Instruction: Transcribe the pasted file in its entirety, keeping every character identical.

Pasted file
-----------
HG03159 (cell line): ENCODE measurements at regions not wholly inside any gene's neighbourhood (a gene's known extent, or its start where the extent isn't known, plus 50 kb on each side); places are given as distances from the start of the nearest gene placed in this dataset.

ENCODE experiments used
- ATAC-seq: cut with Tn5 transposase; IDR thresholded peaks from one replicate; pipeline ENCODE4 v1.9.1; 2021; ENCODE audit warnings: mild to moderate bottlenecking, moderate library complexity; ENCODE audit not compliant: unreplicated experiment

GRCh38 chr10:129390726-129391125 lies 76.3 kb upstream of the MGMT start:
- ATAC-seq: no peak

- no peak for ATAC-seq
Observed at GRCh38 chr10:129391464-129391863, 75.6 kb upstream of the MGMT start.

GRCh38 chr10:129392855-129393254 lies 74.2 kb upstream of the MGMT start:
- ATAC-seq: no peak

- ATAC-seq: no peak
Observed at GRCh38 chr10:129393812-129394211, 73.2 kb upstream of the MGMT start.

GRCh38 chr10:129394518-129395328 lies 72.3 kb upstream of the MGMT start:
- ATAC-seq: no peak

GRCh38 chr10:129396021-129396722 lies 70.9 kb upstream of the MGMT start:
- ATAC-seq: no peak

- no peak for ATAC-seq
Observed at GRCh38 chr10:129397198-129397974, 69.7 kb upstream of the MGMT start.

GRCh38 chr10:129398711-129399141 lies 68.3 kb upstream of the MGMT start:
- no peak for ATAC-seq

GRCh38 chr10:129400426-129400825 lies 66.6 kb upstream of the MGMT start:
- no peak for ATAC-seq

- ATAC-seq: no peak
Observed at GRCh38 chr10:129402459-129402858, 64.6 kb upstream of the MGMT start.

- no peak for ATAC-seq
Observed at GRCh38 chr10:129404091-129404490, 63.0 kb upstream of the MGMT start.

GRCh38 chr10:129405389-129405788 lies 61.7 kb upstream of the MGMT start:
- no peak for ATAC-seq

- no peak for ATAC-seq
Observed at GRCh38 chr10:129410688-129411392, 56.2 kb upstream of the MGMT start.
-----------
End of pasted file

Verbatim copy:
HG03159 (cell line): ENCODE measurements at regions not wholly inside any gene's neighbourhood (a gene's known extent, or its start where the extent isn't known, plus 50 kb on each side); places are given as distances from the start of the nearest gene placed in this dataset.

ENCODE experiments used
- ATAC-seq: cut with Tn5 transposase; IDR thresholded peaks from one replicate; pipeline ENCODE4 v1.9.1; 2021; ENCODE audit warnings: mild to moderate bottlenecking, moderate library complexity; ENCODE audit not compliant: unreplicated experiment

GRCh38 chr10:129390726-129391125 lies 76.3 kb upstream of the MGMT start:
- ATAC-seq: no peak

- no peak for ATAC-seq
Observed at GRCh38 chr10:129391464-129391863, 75.6 kb upstream of the MGMT start.

GRCh38 chr10:129392855-129393254 lies 74.2 kb upstream of the MGMT start:
- ATAC-seq: no peak

- ATAC-seq: no peak
Observed at GRCh38 chr10:129393812-129394211, 73.2 kb upstream of the MGMT start.

GRCh38 chr10:129394518-129395328 lies 72.3 kb upstream of the MGMT start:
- ATAC-seq: no peak

GRCh38 chr10:129396021-129396722 lies 70.9 kb upstream of the MGMT start:
- ATAC-seq: no peak

- no peak for ATAC-seq
Observed at GRCh38 chr10:129397198-129397974, 69.7 kb upstream of the MGMT start.

GRCh38 chr10:129398711-129399141 lies 68.3 kb upstream of the MGMT start:
- no peak for ATAC-seq

GRCh38 chr10:129400426-129400825 lies 66.6 kb upstream of the MGMT start:
- no peak for ATAC-seq

- ATAC-seq: no peak
Observed at GRCh38 chr10:129402459-129402858, 64.6 kb upstream of the MGMT start.

- no peak for ATAC-seq
Observed at GRCh38 chr10:129404091-129404490, 63.0 kb upstream of the MGMT start.

GRCh38 chr10:129405389-129405788 lies 61.7 kb upstream of the MGMT start:
- no peak for ATAC-seq

- no peak for ATAC-seq
Observed at GRCh38 chr10:129410688-129411392, 56.2 kb upstream of the MGMT start.